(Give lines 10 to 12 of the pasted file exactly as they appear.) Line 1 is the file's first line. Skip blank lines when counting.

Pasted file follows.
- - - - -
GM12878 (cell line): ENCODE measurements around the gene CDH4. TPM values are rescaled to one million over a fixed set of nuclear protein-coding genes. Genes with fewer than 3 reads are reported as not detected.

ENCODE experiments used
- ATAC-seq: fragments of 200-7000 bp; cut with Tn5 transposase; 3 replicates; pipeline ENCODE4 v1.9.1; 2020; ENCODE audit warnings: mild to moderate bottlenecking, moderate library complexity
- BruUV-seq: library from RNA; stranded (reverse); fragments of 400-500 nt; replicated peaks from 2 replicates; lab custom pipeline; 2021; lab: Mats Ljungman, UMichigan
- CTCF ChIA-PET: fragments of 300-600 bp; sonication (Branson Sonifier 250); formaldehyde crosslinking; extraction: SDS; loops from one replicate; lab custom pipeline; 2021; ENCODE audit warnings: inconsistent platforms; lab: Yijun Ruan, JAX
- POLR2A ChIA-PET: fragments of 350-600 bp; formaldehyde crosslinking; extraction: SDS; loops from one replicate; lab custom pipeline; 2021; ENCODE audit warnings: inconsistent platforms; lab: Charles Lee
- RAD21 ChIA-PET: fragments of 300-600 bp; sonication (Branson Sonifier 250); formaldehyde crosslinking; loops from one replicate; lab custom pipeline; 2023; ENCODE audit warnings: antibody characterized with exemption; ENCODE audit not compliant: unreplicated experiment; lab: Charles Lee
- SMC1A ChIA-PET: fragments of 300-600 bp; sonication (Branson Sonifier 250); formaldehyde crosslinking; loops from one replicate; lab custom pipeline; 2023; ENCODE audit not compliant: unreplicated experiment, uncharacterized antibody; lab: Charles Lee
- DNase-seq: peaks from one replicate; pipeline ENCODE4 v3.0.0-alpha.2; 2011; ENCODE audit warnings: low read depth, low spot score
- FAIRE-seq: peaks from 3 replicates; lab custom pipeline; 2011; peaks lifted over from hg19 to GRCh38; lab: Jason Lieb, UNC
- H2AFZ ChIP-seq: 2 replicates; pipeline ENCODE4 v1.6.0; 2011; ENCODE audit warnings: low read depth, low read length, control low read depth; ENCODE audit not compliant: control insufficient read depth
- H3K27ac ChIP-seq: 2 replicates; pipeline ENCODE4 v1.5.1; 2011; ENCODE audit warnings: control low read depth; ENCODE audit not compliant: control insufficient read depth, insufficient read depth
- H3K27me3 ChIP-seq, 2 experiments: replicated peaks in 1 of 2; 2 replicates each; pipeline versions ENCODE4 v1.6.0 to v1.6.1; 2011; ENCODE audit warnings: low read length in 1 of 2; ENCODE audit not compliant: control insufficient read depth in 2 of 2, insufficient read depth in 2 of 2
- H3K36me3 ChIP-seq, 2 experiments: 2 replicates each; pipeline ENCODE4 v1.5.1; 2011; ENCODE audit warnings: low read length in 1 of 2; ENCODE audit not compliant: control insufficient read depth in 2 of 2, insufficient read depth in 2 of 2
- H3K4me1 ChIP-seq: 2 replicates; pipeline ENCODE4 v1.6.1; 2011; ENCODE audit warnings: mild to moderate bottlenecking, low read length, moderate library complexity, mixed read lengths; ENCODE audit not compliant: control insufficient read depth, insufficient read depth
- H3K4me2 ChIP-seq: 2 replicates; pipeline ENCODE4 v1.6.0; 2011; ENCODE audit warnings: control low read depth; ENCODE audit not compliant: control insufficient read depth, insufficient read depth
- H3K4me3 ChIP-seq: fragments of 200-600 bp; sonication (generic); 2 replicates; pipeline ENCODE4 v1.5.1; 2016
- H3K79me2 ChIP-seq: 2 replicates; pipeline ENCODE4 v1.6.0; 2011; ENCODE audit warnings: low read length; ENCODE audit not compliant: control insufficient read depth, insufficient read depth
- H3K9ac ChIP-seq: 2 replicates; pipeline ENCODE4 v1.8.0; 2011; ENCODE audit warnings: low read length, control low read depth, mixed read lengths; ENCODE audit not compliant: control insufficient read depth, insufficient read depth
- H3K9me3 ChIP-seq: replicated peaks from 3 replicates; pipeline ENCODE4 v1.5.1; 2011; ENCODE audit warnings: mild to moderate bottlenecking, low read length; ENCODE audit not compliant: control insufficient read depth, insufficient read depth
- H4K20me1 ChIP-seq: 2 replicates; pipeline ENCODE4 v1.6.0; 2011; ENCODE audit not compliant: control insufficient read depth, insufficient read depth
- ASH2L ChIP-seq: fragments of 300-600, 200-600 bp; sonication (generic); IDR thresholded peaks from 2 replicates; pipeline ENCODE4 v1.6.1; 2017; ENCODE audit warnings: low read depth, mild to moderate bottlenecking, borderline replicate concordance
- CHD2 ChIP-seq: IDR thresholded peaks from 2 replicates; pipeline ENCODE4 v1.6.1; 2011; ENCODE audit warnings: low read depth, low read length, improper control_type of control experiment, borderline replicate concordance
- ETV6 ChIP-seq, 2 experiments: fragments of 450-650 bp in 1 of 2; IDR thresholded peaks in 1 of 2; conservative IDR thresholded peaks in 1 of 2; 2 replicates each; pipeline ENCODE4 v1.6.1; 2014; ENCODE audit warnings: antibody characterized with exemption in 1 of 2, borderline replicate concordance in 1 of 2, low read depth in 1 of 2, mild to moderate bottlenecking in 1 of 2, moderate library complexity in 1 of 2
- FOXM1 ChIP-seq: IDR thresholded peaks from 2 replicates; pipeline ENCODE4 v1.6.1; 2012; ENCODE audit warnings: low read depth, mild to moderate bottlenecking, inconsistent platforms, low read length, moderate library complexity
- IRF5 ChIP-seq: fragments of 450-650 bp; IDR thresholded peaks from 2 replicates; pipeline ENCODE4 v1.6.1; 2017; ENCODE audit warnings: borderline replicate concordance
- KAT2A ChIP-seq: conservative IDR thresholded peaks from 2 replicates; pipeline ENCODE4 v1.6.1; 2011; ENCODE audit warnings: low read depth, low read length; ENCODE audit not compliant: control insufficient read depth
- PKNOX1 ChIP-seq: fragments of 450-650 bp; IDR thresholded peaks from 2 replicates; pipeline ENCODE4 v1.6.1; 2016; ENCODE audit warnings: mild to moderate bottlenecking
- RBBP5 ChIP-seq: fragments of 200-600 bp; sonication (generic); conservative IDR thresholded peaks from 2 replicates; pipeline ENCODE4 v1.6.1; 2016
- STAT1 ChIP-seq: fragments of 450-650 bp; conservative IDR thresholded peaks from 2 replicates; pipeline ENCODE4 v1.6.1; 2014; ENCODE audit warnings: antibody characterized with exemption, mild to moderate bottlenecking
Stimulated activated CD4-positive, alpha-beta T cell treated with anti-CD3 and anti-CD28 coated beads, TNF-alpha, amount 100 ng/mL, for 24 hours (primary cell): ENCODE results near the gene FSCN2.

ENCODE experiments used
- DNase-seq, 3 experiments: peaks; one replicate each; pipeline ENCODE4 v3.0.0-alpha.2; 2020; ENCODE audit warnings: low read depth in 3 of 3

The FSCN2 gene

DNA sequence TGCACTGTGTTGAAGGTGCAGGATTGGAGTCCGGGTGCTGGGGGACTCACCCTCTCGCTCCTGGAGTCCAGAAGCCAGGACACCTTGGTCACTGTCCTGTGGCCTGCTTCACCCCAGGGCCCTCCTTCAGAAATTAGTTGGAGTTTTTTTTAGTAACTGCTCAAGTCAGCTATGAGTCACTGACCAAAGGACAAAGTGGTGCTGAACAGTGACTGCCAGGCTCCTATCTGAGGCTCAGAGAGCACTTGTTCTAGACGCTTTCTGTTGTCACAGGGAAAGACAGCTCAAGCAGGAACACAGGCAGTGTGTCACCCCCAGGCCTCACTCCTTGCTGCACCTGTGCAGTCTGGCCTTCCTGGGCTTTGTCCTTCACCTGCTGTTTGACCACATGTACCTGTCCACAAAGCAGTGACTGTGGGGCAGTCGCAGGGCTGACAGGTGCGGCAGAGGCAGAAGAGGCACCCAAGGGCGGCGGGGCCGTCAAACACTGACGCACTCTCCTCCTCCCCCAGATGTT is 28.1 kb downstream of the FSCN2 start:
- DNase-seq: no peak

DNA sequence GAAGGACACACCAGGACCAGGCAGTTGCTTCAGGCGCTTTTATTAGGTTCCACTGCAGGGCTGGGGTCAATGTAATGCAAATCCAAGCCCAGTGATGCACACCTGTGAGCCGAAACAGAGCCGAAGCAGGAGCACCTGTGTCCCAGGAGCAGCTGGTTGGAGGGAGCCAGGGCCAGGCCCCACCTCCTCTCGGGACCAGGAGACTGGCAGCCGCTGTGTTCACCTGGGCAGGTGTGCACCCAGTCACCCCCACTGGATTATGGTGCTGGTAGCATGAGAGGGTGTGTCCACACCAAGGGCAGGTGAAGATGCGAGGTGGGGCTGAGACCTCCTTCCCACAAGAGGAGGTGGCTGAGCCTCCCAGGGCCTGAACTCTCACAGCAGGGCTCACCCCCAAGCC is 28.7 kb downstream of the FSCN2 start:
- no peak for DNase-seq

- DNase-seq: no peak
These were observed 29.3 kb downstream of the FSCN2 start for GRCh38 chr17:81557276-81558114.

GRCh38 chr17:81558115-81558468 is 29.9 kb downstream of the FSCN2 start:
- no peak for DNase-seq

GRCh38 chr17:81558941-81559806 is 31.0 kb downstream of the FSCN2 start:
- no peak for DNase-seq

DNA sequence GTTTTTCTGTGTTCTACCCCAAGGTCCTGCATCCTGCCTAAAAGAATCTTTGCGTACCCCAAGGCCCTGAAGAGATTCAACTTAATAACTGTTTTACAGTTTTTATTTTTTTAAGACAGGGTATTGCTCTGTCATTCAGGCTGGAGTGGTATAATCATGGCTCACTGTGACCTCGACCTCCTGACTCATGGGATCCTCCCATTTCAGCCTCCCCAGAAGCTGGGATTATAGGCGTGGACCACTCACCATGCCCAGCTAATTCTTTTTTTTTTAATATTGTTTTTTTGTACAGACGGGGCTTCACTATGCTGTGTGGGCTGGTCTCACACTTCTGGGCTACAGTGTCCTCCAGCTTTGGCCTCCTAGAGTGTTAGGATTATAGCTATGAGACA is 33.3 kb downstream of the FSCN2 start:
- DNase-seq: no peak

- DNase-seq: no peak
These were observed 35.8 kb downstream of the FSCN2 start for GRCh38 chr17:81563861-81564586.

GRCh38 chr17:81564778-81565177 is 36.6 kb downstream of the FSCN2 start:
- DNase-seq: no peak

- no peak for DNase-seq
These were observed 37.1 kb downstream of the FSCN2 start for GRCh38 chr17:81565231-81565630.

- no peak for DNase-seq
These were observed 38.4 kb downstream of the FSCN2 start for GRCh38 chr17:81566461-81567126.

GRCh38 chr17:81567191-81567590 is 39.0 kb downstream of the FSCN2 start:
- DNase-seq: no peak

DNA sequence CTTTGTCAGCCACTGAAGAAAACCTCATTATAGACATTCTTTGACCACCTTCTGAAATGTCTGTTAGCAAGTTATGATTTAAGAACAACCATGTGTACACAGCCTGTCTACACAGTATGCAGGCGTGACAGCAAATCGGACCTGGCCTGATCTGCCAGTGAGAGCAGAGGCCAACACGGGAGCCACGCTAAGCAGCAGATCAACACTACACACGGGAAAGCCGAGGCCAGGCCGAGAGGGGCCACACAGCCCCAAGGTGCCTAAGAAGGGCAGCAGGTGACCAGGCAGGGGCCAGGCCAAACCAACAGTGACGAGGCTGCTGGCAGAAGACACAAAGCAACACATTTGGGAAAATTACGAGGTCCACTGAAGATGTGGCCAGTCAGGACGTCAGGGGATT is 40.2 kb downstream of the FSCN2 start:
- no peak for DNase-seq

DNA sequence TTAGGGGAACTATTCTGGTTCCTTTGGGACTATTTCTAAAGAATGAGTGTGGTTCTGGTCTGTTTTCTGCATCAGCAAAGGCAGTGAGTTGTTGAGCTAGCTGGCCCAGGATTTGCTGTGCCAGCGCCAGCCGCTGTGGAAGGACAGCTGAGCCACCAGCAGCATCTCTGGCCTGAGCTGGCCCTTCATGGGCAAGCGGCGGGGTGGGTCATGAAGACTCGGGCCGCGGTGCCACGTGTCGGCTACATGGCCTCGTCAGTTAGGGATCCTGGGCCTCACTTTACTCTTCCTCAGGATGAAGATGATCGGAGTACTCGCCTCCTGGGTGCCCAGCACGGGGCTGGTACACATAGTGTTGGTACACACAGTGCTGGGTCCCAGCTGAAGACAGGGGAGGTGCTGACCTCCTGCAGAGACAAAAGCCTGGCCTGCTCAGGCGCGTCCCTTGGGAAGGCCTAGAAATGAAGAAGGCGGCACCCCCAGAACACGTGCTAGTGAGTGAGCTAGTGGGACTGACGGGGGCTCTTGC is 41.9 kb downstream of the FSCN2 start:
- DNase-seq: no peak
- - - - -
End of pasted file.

- FAIRE-seq: peaks from 3 replicates; lab custom pipeline; 2011; peaks lifted over from hg19 to GRCh38; lab: Jason Lieb, UNC
- H2AFZ ChIP-seq: 2 replicates; pipeline ENCODE4 v1.6.0; 2011; ENCODE audit warnings: low read depth, low read length, control low read depth; ENCODE audit not compliant: control insufficient read depth
- H3K27ac ChIP-seq: 2 replicates; pipeline ENCODE4 v1.5.1; 2011; ENCODE audit warnings: control low read depth; ENCODE audit not compliant: control insufficient read depth, insufficient read depth